How 5 youth convinced Jagmeet Singh to say yes to a Green New Deal
By Monica Mason and Niklas Agarwal
After attending PowerShift Young and Rising — a mass convergence of youth taking action to tackle the climate crisis — this February, in Ottawa, Toronto attendees were fired up and ready to kick-start momentum on a Green New Deal for Canada. The spark came just in time for a Jagmeet Singh town-hall on March 7thwhere a group of PowerShifters met up, organized their friends, and developed a loose plan to coordinate a series of Green New Deal questions for Jagmeet and sound-test where the federal NDP’s priorities on jobs, reconciliation, and climate change lie. The NDP focus at this point seems to mostly be on plastic straws.
Research shows that Canadian voters are less clear on Jagmeet Singh’s position on climate change than they are of Justin Trudeau’s. Several town-hall questions asked Jagmeet how the NDP might present a bolder vision for Canadians on housing, healthcare, and the environment than the current lukewarm status quo.
Our drafted questions focused on our personal lives; how most of us are under the age of 30 and will live to see the most catastrophic climate impacts as well as the precarity of employment our generation is currently experiencing. We also wanted to press Jagmeet on larger issues such as how he sees climate justice tying in with the fight for Indigenous sovereignty, an issue on which he has been disappointingly non-committal.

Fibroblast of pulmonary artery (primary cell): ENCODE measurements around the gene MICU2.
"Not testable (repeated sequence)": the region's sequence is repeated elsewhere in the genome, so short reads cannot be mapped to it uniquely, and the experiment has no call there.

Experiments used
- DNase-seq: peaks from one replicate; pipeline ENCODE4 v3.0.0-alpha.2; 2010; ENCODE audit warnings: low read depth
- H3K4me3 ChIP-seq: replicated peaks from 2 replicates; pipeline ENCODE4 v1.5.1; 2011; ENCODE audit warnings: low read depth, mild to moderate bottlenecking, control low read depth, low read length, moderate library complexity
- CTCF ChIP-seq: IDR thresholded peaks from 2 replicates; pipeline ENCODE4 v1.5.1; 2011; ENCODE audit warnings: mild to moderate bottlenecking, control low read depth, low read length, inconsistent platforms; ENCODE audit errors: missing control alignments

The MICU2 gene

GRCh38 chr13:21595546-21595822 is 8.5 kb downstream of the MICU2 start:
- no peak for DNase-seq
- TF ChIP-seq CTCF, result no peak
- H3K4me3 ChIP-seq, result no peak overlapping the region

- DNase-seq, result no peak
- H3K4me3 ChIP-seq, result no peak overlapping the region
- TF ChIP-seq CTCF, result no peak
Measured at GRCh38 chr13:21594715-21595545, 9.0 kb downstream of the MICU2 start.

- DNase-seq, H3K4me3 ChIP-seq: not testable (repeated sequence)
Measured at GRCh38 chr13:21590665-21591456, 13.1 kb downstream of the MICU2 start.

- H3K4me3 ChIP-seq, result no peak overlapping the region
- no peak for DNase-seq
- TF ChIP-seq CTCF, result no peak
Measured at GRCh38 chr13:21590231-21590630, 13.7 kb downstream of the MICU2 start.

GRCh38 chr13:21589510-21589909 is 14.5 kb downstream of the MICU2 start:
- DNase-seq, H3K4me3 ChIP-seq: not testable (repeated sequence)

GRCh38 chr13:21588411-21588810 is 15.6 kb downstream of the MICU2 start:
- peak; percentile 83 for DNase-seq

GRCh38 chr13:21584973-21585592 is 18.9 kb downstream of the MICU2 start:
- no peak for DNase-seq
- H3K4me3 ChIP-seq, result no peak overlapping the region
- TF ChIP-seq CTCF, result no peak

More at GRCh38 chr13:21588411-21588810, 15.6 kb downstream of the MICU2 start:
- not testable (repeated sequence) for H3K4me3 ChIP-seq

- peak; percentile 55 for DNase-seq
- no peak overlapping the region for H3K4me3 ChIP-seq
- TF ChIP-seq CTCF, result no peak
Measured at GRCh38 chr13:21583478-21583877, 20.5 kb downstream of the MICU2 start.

Other town-hall attendees independently had similar thoughts and in the first half hour, Jagmeet was asked about the NDP’s commitment to real climate action and how this could be integrated with poverty-reduction and good jobs. He acknowledged that climate impacts are happening currently and are no longer just a far off future, referencing a conversation he had with a family in B.C. concerned about this past summer’s wildfires. He said it was imperative for the NDP “to commit to doing something” and he also mentioned that the scale of action needed must be proportional to the issue.
When asked if he would commit point blank to campaigning on a Green New Deal he said that yes.
Jagmeet elaborated that his plan would include “not just a shift but a transformation” encompassing public transit, housing retrofits, and supporting farmers.
We were excited by this bold commitment from Jagmeet Singh but we also noted that in his references to a “green economy of the future,” he didn’t mention a federal job guarantee (integral in our opinions), as well as a transition plan for fossil-fuel sector workers. When asked about a strategy to transition frontline workers he referenced ending fossil fuel sector subsidies (already a Liberal promise that has yet to materialize) as well as “planning ahead” for jobs that aren’t tied to boom and bust cycles over the next century. He also didn’t reference stringent emissions targets in line with the IPCC (50% in 11 years), as well as the key role that Indigenous frontline communities and land defenders play in climate justice work. Nor was there a message that care workers and precarious workers are most affected by climate change and hail from communities which have historically contributed the least to global emissions. It was notable that Jagmeet did not use the phrase “Green New Deal” when speaking about an NDP climate plan.